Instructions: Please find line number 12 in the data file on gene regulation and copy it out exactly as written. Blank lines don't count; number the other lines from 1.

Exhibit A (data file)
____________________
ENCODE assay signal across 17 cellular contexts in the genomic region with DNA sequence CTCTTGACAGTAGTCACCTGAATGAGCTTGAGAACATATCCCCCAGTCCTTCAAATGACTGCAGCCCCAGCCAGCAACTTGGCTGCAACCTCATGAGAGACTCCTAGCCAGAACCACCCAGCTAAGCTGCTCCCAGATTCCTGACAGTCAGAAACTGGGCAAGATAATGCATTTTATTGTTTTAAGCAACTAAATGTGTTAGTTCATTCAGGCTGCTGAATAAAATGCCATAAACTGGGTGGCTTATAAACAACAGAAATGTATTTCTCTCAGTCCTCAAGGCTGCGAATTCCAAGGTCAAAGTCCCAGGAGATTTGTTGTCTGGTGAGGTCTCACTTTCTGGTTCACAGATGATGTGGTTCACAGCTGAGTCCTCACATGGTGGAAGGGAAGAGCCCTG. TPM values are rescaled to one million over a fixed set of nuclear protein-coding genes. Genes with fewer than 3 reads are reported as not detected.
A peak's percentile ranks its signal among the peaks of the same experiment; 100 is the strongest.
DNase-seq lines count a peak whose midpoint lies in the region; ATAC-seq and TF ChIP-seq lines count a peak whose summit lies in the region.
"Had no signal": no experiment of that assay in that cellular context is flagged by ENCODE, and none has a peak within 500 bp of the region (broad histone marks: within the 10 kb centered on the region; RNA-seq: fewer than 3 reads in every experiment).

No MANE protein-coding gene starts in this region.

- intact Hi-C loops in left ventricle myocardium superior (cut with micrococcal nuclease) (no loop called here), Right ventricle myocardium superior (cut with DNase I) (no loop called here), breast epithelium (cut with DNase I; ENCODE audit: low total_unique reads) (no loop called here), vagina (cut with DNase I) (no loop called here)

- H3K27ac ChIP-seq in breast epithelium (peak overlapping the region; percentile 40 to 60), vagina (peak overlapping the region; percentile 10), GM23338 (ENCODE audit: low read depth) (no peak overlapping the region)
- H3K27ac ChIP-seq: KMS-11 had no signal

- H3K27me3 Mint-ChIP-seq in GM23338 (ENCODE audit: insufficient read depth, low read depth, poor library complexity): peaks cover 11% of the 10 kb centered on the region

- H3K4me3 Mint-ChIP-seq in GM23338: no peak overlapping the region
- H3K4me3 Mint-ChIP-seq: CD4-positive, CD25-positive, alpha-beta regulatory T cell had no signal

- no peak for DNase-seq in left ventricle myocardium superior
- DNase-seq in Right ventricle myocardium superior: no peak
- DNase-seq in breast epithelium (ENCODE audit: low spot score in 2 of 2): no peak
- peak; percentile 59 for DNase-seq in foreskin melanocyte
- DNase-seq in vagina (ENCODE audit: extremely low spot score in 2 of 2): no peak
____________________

- no peak for DNase-seq in left ventricle myocardium superior